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In the British Isles the legal protection of archaeological sites involves the selection of nationally important examples which are then added to an official list, or Schedule. The process is known as Scheduling; monuments protected in this way are known as Scheduled Monuments or, incorrectly, Scheduled Ancient Monuments (SAMs). To be protected in this way a monument must be judged to be of national importance according to the following criteria: period; rarity; documentation; group value; survival/condition; fragility/vulnerability; diversity; and potential. There is no appeal against the Scheduling process, which defines an area of land containing the archaeological site known as the Scheduled Area. Protection takes the form of controlling works within the Scheduled Area; before any works are carried out within a Scheduled Area, Scheduled Monument Consent (SMC) from the Secretary of State is required. Damaging a Scheduled Monument or undertaking works without consent is a criminal offence.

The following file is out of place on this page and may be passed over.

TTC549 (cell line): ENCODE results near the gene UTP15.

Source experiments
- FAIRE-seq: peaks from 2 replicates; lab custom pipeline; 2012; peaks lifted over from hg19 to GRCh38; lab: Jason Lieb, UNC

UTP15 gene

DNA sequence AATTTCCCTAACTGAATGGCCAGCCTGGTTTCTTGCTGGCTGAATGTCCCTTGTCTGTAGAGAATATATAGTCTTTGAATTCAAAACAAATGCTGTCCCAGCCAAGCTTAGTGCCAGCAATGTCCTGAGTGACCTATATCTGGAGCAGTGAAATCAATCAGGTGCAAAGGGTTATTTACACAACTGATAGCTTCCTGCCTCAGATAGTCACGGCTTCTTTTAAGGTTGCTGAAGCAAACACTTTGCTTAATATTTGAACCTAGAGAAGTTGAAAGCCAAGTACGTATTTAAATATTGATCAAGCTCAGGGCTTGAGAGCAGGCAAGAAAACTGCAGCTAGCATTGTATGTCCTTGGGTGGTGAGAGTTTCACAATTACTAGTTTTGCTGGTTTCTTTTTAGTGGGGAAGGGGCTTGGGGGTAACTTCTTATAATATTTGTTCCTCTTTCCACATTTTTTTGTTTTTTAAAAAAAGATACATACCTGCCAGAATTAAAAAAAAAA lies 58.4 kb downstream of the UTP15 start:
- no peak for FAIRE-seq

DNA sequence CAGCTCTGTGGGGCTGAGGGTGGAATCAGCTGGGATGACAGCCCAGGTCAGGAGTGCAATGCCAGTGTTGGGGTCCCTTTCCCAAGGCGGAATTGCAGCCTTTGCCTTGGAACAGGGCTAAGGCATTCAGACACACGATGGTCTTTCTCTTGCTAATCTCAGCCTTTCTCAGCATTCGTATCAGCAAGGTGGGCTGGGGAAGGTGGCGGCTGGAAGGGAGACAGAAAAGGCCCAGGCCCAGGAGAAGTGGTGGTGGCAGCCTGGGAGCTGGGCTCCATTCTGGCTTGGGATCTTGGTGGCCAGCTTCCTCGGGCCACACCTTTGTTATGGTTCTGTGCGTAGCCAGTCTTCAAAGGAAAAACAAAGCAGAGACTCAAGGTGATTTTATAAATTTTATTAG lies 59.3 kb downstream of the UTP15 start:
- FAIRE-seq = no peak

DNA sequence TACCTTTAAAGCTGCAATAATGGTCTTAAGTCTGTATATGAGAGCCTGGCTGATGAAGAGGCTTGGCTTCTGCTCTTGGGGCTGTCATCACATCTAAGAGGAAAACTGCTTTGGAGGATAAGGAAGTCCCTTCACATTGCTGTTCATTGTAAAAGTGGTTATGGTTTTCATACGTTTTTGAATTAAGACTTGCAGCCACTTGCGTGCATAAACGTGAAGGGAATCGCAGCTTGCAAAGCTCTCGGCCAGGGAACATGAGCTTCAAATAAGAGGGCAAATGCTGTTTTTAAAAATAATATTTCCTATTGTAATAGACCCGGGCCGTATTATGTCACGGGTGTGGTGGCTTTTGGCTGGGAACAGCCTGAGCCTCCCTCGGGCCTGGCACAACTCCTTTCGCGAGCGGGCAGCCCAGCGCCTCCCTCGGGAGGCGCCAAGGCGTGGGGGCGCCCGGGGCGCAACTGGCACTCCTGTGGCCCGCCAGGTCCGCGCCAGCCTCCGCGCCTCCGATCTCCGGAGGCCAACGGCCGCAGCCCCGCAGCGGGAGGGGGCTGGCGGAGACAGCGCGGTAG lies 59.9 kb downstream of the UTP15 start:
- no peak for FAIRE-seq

Subjects: Archaeology.

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